When customers ask you what the differences are between the Windows Server 2008 R2 Standard and Enterprise editions in terms of licensing rights, make sure you're ready with an answer. With these types of questions in mind, a critical aspect of a solution provider's job when attempting to sell Windows Server 2008 R2 is to know the details of each Windows Server 2008 R2 edition.
Read this FAQ with Hyper-V expert Greg Shields and learn the role that client access licenses play in Windows Server 2008 R2 and how Hyper-V licensing is handled in each edition. There is also information on how to approach running virtual instances in different Windows Server 2008 R2 editions.
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With Microsoft products, a CAL is required to allow clients to connect to servers and make use of services. CALs come in many forms and those used to connect to Windows typically come in either per-user or per-device mode. Windows Server 2008 R2 CALs are not required for the host computer, that which runs Hyper-V services. CALs are, however, required for any virtual machines (VMs) that reside on top of that host.
Hyper-V and Hyper-V Server have very similar names and look like very similar products at first glance. But these two products are very different in terms of licensing. Hyper-V is a role that can be added to an instance of the Windows Server 2008 R2 operating system (OS). You must have a functioning and licensed copy of the Windows Server 2008 R2 OS in order to use Hyper-V.
You can download Hyper-V Server for free, and it's a standalone product with no licensing requirements. Hyper-V Server is often confused with Hyper-V because Hyper-V Server arrives as a feature-restricted instance of Windows Server 2008 R2 Server Core Edition. That feature-restricted instance is intended to run Hyper-V services only (including add-on services such as host clustering).
With the release of Windows Server 2008 R2, Microsoft announced that each one running a physical OS instance can also run a number of virtual OS instances. The number of additional licenses gained depends on the OS edition. Windows Server 2008 Standard Edition adds rights to run one virtual OS instance. Windows Server 2008 Enterprise Edition adds rights to run four virtual OS instances. Windows Server 2008 Datacenter Edition has special rights that allow a running instance to run unlimited virtual instances. These licensing terms have not changed with the release of Windows Server 2008 R2.
Not necessarily. Windows Server 2008 R2 Standard and Enterprise Editions are both licensed on a per-instance basis, which means that a powerful computer and a less-powerful computer can be licensed for the same cost. Windows Server 2008 R2 Datacenter Edition is licensed on a per-physical processor basis. This change means that servers with greater numbers of physical processors require a more expensive license.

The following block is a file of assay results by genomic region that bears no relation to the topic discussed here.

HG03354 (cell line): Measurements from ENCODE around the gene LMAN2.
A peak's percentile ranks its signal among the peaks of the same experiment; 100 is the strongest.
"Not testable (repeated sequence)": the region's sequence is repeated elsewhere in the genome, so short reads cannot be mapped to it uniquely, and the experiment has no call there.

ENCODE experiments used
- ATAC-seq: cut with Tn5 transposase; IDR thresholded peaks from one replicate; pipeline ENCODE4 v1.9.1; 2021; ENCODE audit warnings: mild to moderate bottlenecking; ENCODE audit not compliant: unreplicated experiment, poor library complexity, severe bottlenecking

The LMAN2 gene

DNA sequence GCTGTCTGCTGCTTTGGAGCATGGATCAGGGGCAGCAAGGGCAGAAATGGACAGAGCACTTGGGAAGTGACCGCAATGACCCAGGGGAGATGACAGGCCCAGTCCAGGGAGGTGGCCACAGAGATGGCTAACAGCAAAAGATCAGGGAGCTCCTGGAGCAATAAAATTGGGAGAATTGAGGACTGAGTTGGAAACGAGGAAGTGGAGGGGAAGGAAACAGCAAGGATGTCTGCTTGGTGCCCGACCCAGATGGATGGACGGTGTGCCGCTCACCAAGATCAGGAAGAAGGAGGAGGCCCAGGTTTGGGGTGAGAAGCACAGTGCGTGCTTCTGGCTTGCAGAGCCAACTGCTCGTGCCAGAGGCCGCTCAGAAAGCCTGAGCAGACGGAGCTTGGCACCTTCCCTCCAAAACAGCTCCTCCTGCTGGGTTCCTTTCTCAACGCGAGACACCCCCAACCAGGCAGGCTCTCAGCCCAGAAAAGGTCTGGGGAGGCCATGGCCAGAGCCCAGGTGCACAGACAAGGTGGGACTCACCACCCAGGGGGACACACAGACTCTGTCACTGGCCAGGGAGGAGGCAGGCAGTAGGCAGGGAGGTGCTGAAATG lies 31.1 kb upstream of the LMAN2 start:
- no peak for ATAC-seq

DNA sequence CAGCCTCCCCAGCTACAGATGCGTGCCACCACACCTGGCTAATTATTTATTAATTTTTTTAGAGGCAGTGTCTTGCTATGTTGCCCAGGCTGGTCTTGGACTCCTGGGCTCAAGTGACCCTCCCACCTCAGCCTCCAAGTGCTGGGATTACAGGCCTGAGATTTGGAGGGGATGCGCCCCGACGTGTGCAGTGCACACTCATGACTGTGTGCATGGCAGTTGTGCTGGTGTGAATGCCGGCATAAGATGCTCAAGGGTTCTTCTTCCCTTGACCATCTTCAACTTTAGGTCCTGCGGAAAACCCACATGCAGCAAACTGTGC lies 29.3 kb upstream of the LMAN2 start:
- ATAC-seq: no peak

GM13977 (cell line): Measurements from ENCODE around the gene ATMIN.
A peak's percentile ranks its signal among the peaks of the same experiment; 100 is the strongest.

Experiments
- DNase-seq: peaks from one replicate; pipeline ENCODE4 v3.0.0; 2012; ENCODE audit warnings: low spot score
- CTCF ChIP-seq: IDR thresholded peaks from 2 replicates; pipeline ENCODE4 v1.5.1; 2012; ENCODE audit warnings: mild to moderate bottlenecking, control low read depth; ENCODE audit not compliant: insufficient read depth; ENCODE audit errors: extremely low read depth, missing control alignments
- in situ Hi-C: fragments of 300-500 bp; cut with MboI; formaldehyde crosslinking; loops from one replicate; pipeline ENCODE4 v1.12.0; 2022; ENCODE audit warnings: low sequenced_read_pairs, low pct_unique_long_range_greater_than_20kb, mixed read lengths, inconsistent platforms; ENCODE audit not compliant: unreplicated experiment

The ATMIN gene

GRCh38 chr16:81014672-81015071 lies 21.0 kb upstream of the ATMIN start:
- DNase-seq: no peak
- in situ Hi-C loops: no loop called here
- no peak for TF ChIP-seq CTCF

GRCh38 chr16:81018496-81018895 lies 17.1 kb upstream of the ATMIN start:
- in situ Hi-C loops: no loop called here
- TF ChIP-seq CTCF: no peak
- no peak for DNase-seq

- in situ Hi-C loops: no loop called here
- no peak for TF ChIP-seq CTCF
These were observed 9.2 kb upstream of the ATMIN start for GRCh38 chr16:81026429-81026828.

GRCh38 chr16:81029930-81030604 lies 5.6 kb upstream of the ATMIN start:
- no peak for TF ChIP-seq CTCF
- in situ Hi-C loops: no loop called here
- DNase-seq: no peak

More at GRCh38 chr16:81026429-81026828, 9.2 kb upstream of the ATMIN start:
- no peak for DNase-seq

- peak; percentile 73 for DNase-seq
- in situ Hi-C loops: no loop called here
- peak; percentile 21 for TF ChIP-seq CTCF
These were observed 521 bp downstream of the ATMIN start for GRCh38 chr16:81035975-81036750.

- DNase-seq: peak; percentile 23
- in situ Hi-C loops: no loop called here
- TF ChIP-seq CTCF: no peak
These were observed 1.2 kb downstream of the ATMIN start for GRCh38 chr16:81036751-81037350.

Recall that Windows Server 2008 R2 Enterprise Edition adds four virtual licenses to every physical license, while Datacenter Edition adds unlimited licenses. Recognize also that more concurrently running virtual machines will require more processors to ensure good performance. Thus, a tradeoff between concurrently-running VMs and physical processors is necessary in order to find the best answer. Microsoft provides two different Windows Server virtualization calculators that can assist in determining which license makes the best sense.
I get asked this very important question all the time because many businesses are unknowingly violating Microsoft's licensing terms. Rather than paraphrase Microsoft's licensing terms, allow me to quote from Microsoft's Windows Server 2008 R2 Licensing FAQ page:
"The rights to run the four instances are assigned to the licensed server, and all the instances can run only on the licensed server. You may not move your rights to run an additional two instances to another server. However, if you have another server that is licensed for Windows Server 2008 R2 Enterprise or Datacenter, you may move the two workloads to that server and run them on that server provided that by running the additional instances you do not exceed the licensed capacity of the new server (one with Windows Server Standard, four with Windows Server 2008 R2 Enterprise, and unlimited with Windows Server 2008 R2 Datacenter)."
Allow me to quote again from another question on the same FAQ page. This second answer deals with the situation where a company wants to run a fifth VM atop a physical host:
"With a license for Windows Server 2008 R2 Enterprise, you may run up to four instances of the software in virtual operating system environments. If you want to run a fifth instance in a virtual operating system environment, you must acquire and assign an additional license to that server. It may be more economical to license the server with Windows Server 2008 R2 Datacenter or 'step up' your Enterprise license to Windows Server 2008 R2 Datacenter."
Windows Server 2008 R2 editions overview
Windows Server 2008 R2 edition comparison by server role
Windows Server 2008 R2 editions and system requirements
About the author
Greg Shields, MVP, vExpert, is a partner with Concentrated Technology. Get more of Greg's tips and tricks at www.concentratedtech.com.
This was first published in November 2010